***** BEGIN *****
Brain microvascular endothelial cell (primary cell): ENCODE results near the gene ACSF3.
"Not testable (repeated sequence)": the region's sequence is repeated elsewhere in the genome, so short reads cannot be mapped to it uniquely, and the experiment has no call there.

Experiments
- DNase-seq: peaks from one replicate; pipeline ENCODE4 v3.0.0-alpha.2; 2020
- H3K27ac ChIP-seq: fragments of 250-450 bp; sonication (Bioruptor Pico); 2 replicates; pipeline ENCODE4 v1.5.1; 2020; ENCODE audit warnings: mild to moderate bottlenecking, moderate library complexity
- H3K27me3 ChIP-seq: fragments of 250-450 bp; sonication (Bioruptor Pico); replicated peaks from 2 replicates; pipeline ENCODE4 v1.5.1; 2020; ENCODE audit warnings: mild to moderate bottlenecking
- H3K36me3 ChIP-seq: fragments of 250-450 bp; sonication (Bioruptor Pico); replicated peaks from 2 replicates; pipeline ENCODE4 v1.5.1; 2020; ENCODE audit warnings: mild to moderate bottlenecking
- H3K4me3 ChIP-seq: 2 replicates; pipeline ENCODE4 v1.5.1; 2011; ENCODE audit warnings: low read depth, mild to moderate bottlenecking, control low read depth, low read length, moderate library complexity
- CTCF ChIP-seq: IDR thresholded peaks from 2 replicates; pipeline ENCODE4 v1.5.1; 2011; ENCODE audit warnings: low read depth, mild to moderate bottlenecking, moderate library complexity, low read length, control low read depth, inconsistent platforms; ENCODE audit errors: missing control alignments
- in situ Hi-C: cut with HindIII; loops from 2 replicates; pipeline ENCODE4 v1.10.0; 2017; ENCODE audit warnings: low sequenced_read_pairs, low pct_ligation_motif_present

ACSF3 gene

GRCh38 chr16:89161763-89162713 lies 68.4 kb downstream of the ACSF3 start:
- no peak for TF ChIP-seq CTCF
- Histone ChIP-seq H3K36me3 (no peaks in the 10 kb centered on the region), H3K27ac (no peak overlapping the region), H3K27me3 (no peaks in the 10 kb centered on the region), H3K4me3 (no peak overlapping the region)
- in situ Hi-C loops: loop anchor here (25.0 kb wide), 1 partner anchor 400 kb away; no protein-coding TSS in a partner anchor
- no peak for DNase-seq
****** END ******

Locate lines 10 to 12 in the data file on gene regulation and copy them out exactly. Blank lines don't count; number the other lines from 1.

- in situ Hi-C: cut with HindIII; loops from 2 replicates; pipeline ENCODE4 v1.10.0; 2017; ENCODE audit warnings: low sequenced_read_pairs, low pct_ligation_motif_present

ACSF3 gene

GRCh38 chr16:89161763-89162713 lies 68.4 kb downstream of the ACSF3 start: